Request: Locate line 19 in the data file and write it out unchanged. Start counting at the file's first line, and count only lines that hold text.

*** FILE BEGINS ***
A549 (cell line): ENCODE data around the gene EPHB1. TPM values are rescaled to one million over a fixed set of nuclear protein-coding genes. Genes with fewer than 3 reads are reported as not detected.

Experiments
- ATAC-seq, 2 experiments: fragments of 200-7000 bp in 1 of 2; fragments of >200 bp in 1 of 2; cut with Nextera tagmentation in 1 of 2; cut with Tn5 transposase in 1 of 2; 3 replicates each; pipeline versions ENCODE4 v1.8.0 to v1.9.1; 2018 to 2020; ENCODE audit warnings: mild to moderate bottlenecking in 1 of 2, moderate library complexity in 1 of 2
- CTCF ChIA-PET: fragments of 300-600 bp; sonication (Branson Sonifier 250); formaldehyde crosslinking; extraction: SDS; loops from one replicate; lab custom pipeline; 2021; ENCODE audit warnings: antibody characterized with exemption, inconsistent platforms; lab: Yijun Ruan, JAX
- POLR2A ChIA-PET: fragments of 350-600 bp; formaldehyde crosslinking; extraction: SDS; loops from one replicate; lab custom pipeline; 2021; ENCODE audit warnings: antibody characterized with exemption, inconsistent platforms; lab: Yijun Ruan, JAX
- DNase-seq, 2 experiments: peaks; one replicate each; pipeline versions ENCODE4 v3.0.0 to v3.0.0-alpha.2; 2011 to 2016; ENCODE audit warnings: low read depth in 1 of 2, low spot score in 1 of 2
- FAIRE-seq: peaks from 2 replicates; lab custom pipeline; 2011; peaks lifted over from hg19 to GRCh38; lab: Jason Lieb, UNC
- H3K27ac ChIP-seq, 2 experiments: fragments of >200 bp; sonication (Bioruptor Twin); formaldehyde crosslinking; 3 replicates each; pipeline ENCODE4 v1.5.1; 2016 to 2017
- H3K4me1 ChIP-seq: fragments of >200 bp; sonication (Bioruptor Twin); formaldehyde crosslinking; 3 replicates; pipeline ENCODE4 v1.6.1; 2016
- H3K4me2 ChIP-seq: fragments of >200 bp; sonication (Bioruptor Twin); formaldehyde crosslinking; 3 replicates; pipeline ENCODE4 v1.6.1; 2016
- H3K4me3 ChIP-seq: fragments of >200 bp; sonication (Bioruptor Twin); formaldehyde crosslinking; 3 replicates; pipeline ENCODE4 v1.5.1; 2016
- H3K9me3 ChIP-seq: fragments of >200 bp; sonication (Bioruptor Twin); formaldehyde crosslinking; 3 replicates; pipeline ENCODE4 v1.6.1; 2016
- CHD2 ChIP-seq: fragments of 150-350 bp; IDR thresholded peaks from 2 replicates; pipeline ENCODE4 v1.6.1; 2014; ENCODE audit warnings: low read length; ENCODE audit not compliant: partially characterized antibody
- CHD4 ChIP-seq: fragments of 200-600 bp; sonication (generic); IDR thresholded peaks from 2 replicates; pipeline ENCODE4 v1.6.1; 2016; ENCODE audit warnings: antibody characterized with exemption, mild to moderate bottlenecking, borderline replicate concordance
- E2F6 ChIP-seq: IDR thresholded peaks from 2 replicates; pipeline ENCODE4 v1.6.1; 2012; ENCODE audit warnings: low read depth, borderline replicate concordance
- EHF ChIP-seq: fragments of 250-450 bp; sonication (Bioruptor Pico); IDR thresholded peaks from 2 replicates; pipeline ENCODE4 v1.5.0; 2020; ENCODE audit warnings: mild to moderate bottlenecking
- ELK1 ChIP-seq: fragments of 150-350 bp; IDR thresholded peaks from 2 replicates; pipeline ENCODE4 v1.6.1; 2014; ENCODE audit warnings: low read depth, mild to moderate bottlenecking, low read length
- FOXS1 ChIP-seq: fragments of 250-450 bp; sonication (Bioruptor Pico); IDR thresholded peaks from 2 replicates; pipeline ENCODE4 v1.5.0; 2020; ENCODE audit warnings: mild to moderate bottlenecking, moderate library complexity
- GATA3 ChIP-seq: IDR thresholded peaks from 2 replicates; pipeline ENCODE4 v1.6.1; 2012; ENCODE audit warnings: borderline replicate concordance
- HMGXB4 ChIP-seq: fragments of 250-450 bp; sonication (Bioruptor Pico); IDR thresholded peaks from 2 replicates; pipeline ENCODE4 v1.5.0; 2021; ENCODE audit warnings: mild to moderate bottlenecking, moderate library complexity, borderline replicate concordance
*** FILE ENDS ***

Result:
- GATA3 ChIP-seq: IDR thresholded peaks from 2 replicates; pipeline ENCODE4 v1.6.1; 2012; ENCODE audit warnings: borderline replicate concordance